Mother and Baby

Meningitis B immunisations for all UK babies

Section: Baby Health
Meningitis B immunisations for all UK babies begin

September 2015 saw the start of a campaign to immunise all babies in the UK against deadly Meningitis B.

As a parent you are probably all too aware of Meningitis and all that is thankfully being done to prevent it. Babies already receive a pneumococcal vaccination (at two, four and 12 months) protecting them against Pneumococcal Meningitis - the second biggest cause of Bacterial Meningitis. They also receive a Meningitis C vaccine (at three and four months and then again between 12 and 13 months).


But until now there has been no protection against the very deadliest form of the disease caused by the group B meningococcus bacterium. Meningitis B affects 1200 people in the UK every year – mainly babies under one and children under five. It can cause severe brain damage, blood poisoning and, according to NHS figures, it kills one in 10 of those who contract it.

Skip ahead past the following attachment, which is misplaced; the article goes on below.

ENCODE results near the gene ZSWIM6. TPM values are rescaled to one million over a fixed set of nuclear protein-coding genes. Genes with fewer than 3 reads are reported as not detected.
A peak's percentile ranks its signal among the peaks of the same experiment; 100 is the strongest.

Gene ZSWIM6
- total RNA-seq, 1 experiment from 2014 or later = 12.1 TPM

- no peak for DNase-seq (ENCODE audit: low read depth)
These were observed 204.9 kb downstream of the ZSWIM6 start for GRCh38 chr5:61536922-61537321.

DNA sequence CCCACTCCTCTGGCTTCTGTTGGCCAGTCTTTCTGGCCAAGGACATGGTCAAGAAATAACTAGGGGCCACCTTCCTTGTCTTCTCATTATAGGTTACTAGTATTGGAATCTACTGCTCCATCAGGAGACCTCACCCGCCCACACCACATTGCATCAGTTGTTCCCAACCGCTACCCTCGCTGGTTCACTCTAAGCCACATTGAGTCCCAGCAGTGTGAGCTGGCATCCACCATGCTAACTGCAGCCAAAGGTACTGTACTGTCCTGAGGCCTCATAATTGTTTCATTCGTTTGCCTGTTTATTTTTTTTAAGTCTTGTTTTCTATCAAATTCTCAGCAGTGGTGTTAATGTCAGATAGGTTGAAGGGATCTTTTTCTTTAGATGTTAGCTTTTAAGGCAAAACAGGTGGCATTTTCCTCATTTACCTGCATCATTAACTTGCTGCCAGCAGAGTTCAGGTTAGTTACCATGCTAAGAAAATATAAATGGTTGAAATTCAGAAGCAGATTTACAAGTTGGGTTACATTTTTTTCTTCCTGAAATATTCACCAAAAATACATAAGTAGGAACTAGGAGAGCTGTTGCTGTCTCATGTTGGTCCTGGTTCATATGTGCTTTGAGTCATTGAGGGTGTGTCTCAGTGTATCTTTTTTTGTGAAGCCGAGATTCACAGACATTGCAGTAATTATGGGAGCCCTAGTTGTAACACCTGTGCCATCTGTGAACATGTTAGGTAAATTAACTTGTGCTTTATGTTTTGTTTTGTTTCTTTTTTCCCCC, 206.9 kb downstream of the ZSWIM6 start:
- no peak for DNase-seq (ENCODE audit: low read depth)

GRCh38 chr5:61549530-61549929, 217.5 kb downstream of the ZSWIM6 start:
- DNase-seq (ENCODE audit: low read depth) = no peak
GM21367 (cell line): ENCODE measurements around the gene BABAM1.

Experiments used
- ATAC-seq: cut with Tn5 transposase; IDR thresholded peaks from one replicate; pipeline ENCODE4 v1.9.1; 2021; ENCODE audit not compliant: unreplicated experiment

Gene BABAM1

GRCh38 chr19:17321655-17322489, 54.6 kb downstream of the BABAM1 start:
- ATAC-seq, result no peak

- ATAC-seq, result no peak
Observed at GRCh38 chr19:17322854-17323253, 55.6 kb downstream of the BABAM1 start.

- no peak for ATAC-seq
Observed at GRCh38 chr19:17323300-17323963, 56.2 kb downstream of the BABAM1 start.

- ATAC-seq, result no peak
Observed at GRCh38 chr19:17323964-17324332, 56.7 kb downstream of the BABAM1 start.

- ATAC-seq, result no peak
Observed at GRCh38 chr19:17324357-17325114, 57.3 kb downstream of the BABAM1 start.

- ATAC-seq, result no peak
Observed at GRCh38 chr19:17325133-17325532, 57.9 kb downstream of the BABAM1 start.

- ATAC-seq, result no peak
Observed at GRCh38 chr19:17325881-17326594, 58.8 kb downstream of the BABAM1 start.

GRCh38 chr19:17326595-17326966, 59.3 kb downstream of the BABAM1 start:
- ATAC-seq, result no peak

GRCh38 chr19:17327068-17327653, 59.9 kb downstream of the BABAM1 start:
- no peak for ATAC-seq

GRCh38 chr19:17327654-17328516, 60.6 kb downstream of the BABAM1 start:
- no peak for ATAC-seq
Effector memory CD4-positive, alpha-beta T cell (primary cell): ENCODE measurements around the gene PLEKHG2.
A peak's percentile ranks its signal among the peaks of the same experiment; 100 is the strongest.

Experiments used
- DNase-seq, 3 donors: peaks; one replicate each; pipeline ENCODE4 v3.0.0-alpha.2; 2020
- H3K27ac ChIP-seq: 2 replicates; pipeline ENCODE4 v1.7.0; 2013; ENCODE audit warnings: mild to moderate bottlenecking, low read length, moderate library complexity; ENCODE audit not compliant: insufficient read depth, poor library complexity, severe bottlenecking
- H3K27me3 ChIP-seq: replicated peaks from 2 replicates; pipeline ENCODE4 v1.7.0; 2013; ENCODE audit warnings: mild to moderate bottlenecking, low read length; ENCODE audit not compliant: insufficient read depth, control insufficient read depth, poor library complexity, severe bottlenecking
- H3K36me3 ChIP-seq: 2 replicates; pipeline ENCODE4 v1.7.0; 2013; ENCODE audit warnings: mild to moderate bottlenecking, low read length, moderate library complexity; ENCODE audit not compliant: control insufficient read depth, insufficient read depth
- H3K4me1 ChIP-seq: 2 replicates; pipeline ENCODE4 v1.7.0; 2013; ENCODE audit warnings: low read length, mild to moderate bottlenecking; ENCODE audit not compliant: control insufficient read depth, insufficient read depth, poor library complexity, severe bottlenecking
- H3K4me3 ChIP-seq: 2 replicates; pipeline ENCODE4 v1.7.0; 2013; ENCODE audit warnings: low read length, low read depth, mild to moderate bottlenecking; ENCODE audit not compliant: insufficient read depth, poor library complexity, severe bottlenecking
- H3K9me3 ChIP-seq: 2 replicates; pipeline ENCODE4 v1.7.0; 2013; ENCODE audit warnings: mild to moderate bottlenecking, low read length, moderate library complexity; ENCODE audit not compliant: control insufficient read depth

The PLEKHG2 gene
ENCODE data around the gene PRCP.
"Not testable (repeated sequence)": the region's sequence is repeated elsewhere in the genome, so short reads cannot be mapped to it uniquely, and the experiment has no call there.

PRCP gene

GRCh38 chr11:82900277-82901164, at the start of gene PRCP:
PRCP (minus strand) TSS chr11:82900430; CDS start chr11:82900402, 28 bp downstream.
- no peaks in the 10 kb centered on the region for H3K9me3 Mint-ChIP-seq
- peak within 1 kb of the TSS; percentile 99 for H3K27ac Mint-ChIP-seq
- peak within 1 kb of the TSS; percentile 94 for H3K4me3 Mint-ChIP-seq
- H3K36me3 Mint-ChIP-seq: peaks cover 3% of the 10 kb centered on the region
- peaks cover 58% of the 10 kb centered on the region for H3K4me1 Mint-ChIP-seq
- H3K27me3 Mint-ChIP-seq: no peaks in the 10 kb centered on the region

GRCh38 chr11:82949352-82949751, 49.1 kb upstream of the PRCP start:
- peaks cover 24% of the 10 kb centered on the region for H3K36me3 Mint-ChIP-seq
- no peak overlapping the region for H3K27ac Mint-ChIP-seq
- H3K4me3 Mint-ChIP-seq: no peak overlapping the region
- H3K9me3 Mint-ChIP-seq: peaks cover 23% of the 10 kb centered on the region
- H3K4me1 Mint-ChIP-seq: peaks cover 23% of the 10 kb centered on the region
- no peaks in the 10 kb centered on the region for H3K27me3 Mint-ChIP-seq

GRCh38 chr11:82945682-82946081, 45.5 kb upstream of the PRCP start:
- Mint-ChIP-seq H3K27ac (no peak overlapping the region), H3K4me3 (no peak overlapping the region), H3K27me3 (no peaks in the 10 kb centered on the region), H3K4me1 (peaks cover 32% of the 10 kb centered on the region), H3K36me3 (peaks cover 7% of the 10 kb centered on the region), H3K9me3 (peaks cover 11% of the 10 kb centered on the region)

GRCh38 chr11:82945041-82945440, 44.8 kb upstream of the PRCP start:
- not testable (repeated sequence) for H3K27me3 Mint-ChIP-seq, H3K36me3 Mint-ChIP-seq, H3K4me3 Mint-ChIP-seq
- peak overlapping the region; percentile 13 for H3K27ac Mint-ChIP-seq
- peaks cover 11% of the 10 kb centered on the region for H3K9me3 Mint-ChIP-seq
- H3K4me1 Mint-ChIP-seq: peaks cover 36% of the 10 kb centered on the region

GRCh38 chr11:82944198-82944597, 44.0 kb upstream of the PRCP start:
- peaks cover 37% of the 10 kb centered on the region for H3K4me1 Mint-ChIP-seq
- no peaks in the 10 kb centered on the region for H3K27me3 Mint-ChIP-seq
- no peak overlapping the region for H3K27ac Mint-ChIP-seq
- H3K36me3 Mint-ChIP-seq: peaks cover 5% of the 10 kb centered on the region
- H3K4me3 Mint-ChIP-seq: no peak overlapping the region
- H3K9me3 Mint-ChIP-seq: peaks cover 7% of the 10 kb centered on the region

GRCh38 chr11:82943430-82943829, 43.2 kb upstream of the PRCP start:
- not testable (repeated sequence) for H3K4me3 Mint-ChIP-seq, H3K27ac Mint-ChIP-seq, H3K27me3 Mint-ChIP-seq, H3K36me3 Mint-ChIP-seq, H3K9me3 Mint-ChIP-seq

But the good news is the new Meningitis B vaccine, called Bexsero, will protect against around 90% of the meningococcal group-B bacteria strains circulating in this country today. And it is totally free.

The vaccine is recommended for babies aged two months followed by a second dose at four months and a booster at 12 months. It is given during the regular childhood immunisation programme that includes the other Meningitis vaccines along with the 5-in-1 that protects against Diphtheria, Tetanus, Whooping Cough etc.

There is also a temporary catch-up programme for babies who are due their three and four month vaccinations now. This will protect them when they are most at risk from infection.

The vaccination is perfectly safe but according to NHS guidelines it is important to give your baby liquid paracetamol after it. This is because babies given Bexsero alongside their other routine vaccinations at two and four months are likely to develop a fever within the first 24 hours. The fever peaks six hours after the vaccination and usually subsides within two days. Paracetamol will help reduce it. (Your nurse will give you a leaflet about paracetamol, including a dosage guide, at your vaccination appointment.)

Other common side effects include irritability and redness and tenderness at the injection site. 


If you have any concerns about your baby after vaccinations call NHS 111.


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